A new report from SEC Inspector General David Kotz says the agency is not doing enough to address complaints about abusive, "naked" short selling.
The audit report issued Wednesday found that out of roughly five thousand complaints about the practice received between January of 2007 and June of last year, only 123 complaints --about 2 1/2 percent -- were forwarded to headquarters or regional enforcement staff for further investigation. And so far, not one of those complaints has resulted in an enforcement action.
Naked-short selling, which involves selling stock short but not borrowing the shares to cover the position, has come under growing scrutiny in recent years. The practice is illegal if it is used to manipulate the market, which critics say it typically is.
The Inspector General blames the SEC enforcement division's screening process for weeding out many potentially legitimate complaints. "Our audit determined that Enforcement's existing complaint receipt and processing procedures hinder Enforcement's ability to respond effectively to naked short selling complaints and referrals," the report says.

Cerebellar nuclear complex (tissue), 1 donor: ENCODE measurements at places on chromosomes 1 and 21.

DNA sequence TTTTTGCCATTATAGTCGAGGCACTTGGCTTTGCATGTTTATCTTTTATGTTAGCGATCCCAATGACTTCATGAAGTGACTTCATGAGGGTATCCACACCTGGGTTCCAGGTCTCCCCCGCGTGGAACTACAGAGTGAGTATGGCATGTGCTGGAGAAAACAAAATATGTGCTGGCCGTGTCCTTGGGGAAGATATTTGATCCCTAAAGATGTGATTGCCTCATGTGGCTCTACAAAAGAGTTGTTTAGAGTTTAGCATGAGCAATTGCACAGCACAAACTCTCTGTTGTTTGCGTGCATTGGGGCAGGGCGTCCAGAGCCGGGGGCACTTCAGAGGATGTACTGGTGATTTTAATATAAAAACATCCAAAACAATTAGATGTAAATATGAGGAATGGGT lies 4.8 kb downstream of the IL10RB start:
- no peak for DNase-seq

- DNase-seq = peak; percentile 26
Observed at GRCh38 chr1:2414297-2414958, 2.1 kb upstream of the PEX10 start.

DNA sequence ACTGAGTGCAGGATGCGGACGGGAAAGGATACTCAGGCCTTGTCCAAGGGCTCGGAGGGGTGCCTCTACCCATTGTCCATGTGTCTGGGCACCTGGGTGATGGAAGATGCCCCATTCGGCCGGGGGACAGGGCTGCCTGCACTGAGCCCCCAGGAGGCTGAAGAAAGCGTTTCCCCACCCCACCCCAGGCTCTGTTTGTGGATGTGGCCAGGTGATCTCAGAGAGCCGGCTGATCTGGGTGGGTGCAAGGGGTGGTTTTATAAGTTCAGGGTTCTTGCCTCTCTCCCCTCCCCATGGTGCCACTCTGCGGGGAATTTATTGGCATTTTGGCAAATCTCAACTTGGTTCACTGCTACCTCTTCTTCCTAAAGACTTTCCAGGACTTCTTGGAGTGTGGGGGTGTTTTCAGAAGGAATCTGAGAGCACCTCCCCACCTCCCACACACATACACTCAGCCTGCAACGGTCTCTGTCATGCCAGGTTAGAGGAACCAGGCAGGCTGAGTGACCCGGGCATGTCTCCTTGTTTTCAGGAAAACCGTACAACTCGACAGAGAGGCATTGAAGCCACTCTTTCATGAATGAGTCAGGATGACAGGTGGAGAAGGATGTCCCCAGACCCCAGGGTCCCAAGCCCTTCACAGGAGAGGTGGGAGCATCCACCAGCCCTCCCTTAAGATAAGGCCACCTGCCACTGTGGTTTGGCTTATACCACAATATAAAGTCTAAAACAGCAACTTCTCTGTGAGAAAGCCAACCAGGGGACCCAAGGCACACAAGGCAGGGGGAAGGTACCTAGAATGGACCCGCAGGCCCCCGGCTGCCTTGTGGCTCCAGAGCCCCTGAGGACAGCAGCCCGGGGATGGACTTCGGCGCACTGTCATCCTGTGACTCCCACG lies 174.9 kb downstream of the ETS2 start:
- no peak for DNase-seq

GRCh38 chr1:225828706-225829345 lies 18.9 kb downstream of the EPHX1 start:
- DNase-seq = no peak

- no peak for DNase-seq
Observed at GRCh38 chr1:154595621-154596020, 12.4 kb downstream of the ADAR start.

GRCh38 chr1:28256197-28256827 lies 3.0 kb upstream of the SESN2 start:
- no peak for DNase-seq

But in response, the Division of Enforcement says new procedures aimed at closer scrutiny of naked short selling complaints "are not optimal uses for Commission resources," in part because some naked short selling is legitimate, and there is no direct evidence the practice harms the market.
The response also notes that new SEC Chairwoman Mary Schapiro has already begun an agency-wide review of how complaints -- including naked short selling complaints -- are handled.
The full report and the enforcement division's response can be found here.